California community colleges offering bachelor degrees are a leap forward

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Cartoon by Catherine Lin

Nicholas Kumamoto, Contributing Writer

On Sept. 28, California Gov. Jerry Brown signed Senate Bill 850 into law, launching a pilot program that up to 15 of California’s community colleges to offer four-year bachelor degrees.  Under the current system, California’s community colleges are only authorized to grant two-year associate degrees, according to the Orange County Register.

This is a good move for California’s educational system, job market and economy.  It opens up higher education opportunities for more Californians.  Sherri Clarke, a legal assistant and office administrator at an Irvine law firm, and a community college graduate, could have benefitted from the new system.

“Because of financial reasons, I was unable to attend a four-year university,” Clarke said.  “I thought my community college experience [at El Camino Community College] was great, but if I would have had the opportunity to complete a bachelor’s degree there, I would have. I think it would have helped my career.”

Senior Andy Bhushan agrees that this new law is a step forward for California.

“Anything that opens up more educational opportunity for students is a good thing,” Bhushan said.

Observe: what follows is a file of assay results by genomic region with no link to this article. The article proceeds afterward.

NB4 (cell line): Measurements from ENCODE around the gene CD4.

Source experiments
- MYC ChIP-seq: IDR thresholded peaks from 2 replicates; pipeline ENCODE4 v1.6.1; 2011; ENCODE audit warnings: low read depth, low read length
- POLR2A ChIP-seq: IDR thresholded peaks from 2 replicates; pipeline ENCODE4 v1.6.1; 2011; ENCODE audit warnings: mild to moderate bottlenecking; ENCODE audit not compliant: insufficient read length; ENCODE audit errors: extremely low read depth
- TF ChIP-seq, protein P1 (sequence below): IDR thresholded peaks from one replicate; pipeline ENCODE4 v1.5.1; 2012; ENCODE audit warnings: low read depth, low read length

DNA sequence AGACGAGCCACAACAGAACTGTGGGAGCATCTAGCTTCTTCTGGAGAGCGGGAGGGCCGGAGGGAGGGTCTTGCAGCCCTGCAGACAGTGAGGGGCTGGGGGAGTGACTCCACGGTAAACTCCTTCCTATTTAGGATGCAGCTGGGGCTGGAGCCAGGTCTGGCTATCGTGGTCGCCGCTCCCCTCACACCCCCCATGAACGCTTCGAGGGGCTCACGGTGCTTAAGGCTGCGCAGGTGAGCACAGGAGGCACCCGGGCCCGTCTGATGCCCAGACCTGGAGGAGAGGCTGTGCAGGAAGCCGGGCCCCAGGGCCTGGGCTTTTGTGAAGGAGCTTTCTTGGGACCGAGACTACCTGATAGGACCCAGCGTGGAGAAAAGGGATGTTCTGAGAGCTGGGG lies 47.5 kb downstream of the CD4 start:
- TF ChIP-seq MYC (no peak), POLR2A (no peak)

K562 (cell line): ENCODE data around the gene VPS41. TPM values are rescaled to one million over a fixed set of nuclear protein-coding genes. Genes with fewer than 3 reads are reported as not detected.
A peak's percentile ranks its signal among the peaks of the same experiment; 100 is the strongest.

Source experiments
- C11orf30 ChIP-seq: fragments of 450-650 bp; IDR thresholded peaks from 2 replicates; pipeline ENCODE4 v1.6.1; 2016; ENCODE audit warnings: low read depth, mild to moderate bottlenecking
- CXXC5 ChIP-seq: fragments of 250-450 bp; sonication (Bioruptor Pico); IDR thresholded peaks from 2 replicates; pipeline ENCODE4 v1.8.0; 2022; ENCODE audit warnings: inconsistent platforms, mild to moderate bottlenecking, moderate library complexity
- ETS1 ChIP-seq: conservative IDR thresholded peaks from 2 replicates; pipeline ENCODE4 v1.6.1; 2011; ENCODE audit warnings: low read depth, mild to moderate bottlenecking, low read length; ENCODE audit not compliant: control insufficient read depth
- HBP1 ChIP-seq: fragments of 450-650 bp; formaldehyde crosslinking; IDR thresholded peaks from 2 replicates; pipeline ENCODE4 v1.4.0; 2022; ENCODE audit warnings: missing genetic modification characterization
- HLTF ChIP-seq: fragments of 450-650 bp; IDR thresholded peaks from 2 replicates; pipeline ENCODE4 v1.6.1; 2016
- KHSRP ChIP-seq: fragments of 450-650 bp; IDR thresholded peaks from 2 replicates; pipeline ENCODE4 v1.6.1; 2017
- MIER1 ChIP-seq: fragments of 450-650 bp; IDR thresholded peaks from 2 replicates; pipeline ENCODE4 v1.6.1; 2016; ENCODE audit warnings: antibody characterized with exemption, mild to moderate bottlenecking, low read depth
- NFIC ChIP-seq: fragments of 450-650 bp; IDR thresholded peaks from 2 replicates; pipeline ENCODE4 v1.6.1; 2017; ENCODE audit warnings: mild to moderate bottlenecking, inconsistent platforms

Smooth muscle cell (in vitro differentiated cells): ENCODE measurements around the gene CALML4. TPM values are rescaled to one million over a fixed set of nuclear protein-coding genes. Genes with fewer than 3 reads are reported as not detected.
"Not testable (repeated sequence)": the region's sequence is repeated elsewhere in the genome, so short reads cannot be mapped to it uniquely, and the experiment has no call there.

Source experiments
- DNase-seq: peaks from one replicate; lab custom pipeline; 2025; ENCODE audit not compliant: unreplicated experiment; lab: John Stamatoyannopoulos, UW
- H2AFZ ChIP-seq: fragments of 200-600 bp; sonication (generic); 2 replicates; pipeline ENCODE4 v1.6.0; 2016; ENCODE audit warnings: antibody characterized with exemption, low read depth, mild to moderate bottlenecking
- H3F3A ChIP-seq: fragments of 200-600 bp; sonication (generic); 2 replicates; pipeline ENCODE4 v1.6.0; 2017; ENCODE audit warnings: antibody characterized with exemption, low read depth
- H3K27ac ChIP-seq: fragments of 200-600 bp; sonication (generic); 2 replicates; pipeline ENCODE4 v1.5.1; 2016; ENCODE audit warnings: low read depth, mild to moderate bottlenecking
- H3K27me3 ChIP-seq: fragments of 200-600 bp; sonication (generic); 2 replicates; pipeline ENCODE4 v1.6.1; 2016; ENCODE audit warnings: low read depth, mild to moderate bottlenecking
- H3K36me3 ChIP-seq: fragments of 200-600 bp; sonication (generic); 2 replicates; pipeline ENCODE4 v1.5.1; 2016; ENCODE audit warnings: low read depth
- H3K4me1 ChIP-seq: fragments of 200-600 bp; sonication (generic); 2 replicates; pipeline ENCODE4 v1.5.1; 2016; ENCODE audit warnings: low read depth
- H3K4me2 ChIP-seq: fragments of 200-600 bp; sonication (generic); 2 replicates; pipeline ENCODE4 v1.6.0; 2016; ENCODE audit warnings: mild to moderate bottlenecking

In addition to making higher education more accessible, the new law will also give a boost to California’s job market and economy.

As an academic counselor, Camera Kem is very familiar with launching students into higher education and the workplace.  “The increasingly complex workplace and economy puts an ever-higher premium on more educated workers,” Kem said.

Opening up such educational opportunities can only increase the education level of California’s workforce, thus making California more productive and more competitive in the national and global marketplace.

A possible downside to this new policy is that it might lessen the perceived value of a four-year bachelor degree.  That, however, is not likely because it does not affect bachelor degrees received from existing four-year universities.

This new legislation is the beginning of a major move forward for California’s system of
higher education and should be applauded as a policy that will benefit all Californians.